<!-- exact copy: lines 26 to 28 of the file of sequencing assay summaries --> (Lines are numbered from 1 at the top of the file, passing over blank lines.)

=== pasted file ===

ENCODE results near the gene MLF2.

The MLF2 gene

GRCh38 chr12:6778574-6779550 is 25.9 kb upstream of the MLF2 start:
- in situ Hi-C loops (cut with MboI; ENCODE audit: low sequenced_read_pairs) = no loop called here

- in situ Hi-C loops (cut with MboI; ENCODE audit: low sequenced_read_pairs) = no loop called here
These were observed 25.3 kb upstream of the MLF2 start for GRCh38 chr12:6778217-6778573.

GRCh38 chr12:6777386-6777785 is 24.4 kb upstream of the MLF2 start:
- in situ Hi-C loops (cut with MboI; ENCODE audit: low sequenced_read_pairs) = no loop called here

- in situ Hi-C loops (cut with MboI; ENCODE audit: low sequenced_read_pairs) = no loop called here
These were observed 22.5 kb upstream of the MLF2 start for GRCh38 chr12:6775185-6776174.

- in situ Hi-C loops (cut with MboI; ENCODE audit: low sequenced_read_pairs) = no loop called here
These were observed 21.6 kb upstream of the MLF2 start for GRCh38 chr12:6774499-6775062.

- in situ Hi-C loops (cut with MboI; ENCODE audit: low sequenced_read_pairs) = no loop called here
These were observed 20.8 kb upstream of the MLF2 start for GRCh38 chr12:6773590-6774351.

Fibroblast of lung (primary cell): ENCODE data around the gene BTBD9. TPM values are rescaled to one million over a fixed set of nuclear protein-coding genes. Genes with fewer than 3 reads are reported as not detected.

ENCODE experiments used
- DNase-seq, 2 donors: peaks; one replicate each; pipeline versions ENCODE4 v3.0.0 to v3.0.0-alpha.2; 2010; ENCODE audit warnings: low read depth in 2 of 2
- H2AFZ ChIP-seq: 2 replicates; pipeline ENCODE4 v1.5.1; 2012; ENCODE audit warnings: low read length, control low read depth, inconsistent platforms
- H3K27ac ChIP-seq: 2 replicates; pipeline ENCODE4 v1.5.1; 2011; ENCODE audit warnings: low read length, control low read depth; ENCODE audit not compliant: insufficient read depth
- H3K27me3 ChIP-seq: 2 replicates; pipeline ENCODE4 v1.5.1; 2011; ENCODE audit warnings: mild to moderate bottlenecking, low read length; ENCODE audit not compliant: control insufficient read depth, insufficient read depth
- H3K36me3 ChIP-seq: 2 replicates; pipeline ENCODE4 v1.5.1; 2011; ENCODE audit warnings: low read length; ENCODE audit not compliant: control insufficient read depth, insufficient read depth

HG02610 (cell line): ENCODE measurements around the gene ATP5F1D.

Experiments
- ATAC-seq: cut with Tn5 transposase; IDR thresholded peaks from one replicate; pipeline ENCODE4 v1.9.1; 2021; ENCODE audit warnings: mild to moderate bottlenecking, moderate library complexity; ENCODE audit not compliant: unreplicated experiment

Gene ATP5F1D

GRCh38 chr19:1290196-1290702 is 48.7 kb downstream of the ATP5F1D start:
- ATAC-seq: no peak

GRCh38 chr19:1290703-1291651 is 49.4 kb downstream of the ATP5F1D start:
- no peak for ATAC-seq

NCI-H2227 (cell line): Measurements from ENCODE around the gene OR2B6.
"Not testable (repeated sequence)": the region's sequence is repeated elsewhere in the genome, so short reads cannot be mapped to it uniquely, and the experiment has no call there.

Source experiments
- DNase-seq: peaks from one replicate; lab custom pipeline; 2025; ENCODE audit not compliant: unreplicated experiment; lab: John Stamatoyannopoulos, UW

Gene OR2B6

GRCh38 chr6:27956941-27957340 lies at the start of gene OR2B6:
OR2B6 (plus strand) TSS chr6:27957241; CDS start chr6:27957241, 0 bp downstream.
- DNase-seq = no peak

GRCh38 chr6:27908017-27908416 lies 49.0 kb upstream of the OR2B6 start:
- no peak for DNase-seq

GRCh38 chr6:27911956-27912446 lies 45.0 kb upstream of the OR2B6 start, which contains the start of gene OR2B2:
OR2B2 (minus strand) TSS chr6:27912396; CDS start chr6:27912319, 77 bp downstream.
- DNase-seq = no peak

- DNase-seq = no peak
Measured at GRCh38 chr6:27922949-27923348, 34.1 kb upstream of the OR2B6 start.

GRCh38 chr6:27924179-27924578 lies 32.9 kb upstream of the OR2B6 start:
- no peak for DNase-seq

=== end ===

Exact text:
GRCh38 chr19:1290196-1290702 is 48.7 kb downstream of the ATP5F1D start:
- ATAC-seq: no peak

GRCh38 chr19:1290703-1291651 is 49.4 kb downstream of the ATP5F1D start: